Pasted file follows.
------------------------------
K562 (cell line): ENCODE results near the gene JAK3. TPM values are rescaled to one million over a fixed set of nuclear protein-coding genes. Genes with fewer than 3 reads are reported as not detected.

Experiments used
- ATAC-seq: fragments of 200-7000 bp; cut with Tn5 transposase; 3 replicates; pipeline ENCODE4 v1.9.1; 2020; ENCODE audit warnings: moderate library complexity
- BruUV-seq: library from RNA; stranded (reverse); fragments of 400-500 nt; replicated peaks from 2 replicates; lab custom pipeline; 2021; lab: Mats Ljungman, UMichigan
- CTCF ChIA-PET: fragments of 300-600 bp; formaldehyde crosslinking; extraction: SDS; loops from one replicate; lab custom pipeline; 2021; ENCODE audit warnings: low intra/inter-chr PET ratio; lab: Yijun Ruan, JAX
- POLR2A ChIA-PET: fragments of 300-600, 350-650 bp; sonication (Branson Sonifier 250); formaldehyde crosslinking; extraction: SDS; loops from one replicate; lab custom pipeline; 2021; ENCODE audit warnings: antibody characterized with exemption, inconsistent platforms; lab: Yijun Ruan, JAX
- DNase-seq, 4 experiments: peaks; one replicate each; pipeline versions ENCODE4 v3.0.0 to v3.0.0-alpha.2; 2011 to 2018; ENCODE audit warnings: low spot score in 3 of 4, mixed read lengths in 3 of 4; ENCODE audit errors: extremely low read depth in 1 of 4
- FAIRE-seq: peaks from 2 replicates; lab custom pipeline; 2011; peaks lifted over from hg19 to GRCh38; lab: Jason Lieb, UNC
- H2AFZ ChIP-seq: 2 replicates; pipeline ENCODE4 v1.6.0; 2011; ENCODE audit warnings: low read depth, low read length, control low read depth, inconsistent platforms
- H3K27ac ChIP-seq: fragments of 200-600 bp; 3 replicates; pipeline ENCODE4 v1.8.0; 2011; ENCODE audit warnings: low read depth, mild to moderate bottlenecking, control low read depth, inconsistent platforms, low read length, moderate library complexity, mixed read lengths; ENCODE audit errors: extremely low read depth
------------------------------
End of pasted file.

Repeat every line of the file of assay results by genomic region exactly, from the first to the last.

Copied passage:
K562 (cell line): ENCODE results near the gene JAK3. TPM values are rescaled to one million over a fixed set of nuclear protein-coding genes. Genes with fewer than 3 reads are reported as not detected.

Experiments used
- ATAC-seq: fragments of 200-7000 bp; cut with Tn5 transposase; 3 replicates; pipeline ENCODE4 v1.9.1; 2020; ENCODE audit warnings: moderate library complexity
- BruUV-seq: library from RNA; stranded (reverse); fragments of 400-500 nt; replicated peaks from 2 replicates; lab custom pipeline; 2021; lab: Mats Ljungman, UMichigan
- CTCF ChIA-PET: fragments of 300-600 bp; formaldehyde crosslinking; extraction: SDS; loops from one replicate; lab custom pipeline; 2021; ENCODE audit warnings: low intra/inter-chr PET ratio; lab: Yijun Ruan, JAX
- POLR2A ChIA-PET: fragments of 300-600, 350-650 bp; sonication (Branson Sonifier 250); formaldehyde crosslinking; extraction: SDS; loops from one replicate; lab custom pipeline; 2021; ENCODE audit warnings: antibody characterized with exemption, inconsistent platforms; lab: Yijun Ruan, JAX
- DNase-seq, 4 experiments: peaks; one replicate each; pipeline versions ENCODE4 v3.0.0 to v3.0.0-alpha.2; 2011 to 2018; ENCODE audit warnings: low spot score in 3 of 4, mixed read lengths in 3 of 4; ENCODE audit errors: extremely low read depth in 1 of 4
- FAIRE-seq: peaks from 2 replicates; lab custom pipeline; 2011; peaks lifted over from hg19 to GRCh38; lab: Jason Lieb, UNC
- H2AFZ ChIP-seq: 2 replicates; pipeline ENCODE4 v1.6.0; 2011; ENCODE audit warnings: low read depth, low read length, control low read depth, inconsistent platforms
- H3K27ac ChIP-seq: fragments of 200-600 bp; 3 replicates; pipeline ENCODE4 v1.8.0; 2011; ENCODE audit warnings: low read depth, mild to moderate bottlenecking, control low read depth, inconsistent platforms, low read length, moderate library complexity, mixed read lengths; ENCODE audit errors: extremely low read depth